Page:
A Tale of Two Advents

You need not be a genius to come up with a few rightful contenders for the ‘Word of the Year’ 2020. If your guess has anything to do with a virus that caught the world unawares, then I imagine it might just be good enough! Some words, more than others, have suffered from exhaustion by over-use, yet remain apropos in their nonstop use.

From national lockdowns, to intense loneliness and isolation, to the breakdown of physical and mental health, to the loss of livelihoods and most distressingly, to death – the scale of this pandemic is unrivalled in recent times, even as it continues to threaten the normality of everyday life.

Days have rolled into weeks, and weeks into months since the unwelcome arrival of an invisible but ravaging foe. Much credit is due to the countless army of men and women around the world waging war on different fronts against a common enemy. The battle is yet fierce, and the future uncertain, but in the horizon looms the season popularly dubbed ‘the most wonderful time of the year’, Christmas! At last, some good-spirited festive cheer to finally undo the gloom of the past few months. Would that it were as simple as that!

Jesus, the reason for the season

Undeniably, the pandemic has proven to be no respecter of persons, race, gender, or even religion – talk of a leveller. In the face of such foreboding universality, what good is the Christmas story? What hope does the Christian faith offer? Are believers left at sea in very much the same way as everyone else appears to be? Not in the least, as we recall the unfolding of God’s eternal rescue plan, glimpsed on that very first Christmas.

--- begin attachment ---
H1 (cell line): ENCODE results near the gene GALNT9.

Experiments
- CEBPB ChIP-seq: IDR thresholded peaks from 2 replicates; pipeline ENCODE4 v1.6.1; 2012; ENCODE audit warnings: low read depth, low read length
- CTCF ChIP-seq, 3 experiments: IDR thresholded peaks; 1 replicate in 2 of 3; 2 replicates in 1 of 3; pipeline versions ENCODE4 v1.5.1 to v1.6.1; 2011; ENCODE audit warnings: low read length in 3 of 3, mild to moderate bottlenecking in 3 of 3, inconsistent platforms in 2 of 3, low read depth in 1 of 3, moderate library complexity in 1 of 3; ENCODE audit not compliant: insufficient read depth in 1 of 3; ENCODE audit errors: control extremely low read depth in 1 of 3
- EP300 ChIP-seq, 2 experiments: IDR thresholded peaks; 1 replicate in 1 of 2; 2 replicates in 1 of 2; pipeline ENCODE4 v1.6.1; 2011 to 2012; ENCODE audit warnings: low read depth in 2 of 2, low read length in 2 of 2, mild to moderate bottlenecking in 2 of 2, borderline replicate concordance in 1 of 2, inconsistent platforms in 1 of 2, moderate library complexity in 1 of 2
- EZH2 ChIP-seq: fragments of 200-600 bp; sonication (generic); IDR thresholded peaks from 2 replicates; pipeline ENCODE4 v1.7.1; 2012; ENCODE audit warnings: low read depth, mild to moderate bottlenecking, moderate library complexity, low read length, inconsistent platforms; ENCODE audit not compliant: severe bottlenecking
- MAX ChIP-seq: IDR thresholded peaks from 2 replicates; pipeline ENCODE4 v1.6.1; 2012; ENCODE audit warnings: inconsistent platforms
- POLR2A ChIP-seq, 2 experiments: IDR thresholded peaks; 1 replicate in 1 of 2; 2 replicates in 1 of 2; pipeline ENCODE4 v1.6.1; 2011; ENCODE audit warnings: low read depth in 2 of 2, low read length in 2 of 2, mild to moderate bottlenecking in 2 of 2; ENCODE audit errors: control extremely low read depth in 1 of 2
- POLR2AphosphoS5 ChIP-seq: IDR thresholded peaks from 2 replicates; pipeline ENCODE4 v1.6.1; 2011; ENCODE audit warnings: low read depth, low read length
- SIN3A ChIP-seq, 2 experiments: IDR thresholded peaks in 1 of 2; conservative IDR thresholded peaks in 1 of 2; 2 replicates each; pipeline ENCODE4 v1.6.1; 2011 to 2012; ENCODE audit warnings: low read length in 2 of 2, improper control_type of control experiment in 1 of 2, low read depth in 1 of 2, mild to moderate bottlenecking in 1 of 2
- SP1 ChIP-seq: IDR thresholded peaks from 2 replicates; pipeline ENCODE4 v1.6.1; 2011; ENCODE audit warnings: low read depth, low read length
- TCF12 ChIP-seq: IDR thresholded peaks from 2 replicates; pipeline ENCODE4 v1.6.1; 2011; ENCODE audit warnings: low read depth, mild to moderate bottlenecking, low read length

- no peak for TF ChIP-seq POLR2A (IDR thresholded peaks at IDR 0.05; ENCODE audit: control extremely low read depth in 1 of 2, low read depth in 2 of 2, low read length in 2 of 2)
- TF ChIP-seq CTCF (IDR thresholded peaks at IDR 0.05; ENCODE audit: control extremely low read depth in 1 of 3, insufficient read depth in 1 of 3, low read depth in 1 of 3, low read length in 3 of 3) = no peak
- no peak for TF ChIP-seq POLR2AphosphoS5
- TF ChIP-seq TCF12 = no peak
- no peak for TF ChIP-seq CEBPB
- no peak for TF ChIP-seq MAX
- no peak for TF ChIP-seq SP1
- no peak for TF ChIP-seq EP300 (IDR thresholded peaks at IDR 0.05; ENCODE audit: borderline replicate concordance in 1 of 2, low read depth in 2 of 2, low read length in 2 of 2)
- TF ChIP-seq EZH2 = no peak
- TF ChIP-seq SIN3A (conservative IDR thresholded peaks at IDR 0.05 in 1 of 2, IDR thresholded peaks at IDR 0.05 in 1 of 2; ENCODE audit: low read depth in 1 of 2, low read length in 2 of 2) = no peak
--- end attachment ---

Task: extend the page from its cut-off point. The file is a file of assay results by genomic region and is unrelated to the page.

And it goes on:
Luke, one of the Gospel writers, presents us with an orderly account of Jesus’ birth so that we may have certainty about this historic event (Luke 1:4). In a world of fake news and fantasies, certainty becomes more of a necessity than an optional extra. Considering what is at stake, Luke’s careful research effort seems a small price to pay for certainty.

The first Christmas was no fairy tale, but a fulfilment of prophecies made long ago, with divinely orchestrated events that led up to Jesus’ birth in Bethlehem that starry night. His mission was clear – ‘to save his people from their sin’ (Matthew 1: 21).

In his First Advent, Jesus, the incarnate Son of God, was born as a baby, lived a life of perfect obedience, and suffered the anguish of the cross to secure our salvation. Having successfully completed his earthly mission, he ascended to heaven with a promise of His return.

In keeping with his redemptive purpose, Jesus, in his Second Advent, will come with great power and glory for the full and final salvation of his people. His coming will usher in a world where there will be no more tears, nor pain, nor death, not even the slightest trace of the wreckage of a pandemic.

Between these two Advents, God has sent us His Spirit, and is working in us to transform us into the image of his dear Son. (2 Corinthians. 3:18)

As we anticipate Jesus’ second coming, it is important that we relish the memory of his first coming, without falling into either extreme of unbridled secular funfair, or faithless despair.

Let’s not throw the baby out with the bathwater. Whereas in the past we’ve had to wade through the fog of a jolly frenzy, now we are confronted with a haze of uncertainty, even so, we must peer through to reach for Christ, the reason for the season, who gives strength for today and hope for tomorrow.

“Christmas is back on!” read the headlines. Well, it was never really off – Christ has come, Christ will come again.

Merry Christmas!

Sike Osinuga is a Christian woman learning the ropes of being a godly wife and mother, one wobbly step at a time. An erstwhile Telecoms Engineer, she enjoys reading good books and writing. Her passion is to know Christ and to make Him known. She blogs at http://www.thrivebytheword.com”

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